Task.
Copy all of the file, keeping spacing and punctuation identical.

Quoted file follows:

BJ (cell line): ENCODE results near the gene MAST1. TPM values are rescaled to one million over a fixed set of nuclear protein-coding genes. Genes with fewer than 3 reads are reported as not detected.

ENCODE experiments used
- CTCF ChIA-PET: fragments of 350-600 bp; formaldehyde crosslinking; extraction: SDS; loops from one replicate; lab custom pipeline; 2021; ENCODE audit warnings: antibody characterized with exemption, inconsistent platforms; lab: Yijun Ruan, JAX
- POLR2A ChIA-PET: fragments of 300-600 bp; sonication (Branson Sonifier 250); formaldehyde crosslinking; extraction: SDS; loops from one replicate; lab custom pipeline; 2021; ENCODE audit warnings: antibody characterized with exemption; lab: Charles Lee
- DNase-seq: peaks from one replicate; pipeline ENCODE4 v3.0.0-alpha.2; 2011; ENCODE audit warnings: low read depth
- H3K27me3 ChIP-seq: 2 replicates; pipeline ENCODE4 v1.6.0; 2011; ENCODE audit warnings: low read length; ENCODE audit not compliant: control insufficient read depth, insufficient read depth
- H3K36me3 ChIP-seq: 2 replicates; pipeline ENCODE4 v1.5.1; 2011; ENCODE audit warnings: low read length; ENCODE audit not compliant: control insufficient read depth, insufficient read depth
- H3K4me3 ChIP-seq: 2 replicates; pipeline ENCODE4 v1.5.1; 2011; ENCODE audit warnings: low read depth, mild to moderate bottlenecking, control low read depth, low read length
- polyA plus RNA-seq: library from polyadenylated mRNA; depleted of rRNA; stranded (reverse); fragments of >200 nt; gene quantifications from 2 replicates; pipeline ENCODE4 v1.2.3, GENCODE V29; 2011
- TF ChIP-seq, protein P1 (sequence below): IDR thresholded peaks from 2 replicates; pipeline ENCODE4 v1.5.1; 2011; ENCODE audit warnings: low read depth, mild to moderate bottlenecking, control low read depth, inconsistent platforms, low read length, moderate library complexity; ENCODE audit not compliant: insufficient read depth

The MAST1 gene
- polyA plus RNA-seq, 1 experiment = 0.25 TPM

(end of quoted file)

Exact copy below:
BJ (cell line): ENCODE results near the gene MAST1. TPM values are rescaled to one million over a fixed set of nuclear protein-coding genes. Genes with fewer than 3 reads are reported as not detected.

ENCODE experiments used
- CTCF ChIA-PET: fragments of 350-600 bp; formaldehyde crosslinking; extraction: SDS; loops from one replicate; lab custom pipeline; 2021; ENCODE audit warnings: antibody characterized with exemption, inconsistent platforms; lab: Yijun Ruan, JAX
- POLR2A ChIA-PET: fragments of 300-600 bp; sonication (Branson Sonifier 250); formaldehyde crosslinking; extraction: SDS; loops from one replicate; lab custom pipeline; 2021; ENCODE audit warnings: antibody characterized with exemption; lab: Charles Lee
- DNase-seq: peaks from one replicate; pipeline ENCODE4 v3.0.0-alpha.2; 2011; ENCODE audit warnings: low read depth
- H3K27me3 ChIP-seq: 2 replicates; pipeline ENCODE4 v1.6.0; 2011; ENCODE audit warnings: low read length; ENCODE audit not compliant: control insufficient read depth, insufficient read depth
- H3K36me3 ChIP-seq: 2 replicates; pipeline ENCODE4 v1.5.1; 2011; ENCODE audit warnings: low read length; ENCODE audit not compliant: control insufficient read depth, insufficient read depth
- H3K4me3 ChIP-seq: 2 replicates; pipeline ENCODE4 v1.5.1; 2011; ENCODE audit warnings: low read depth, mild to moderate bottlenecking, control low read depth, low read length
- polyA plus RNA-seq: library from polyadenylated mRNA; depleted of rRNA; stranded (reverse); fragments of >200 nt; gene quantifications from 2 replicates; pipeline ENCODE4 v1.2.3, GENCODE V29; 2011
- TF ChIP-seq, protein P1 (sequence below): IDR thresholded peaks from 2 replicates; pipeline ENCODE4 v1.5.1; 2011; ENCODE audit warnings: low read depth, mild to moderate bottlenecking, control low read depth, inconsistent platforms, low read length, moderate library complexity; ENCODE audit not compliant: insufficient read depth

The MAST1 gene
- polyA plus RNA-seq, 1 experiment = 0.25 TPM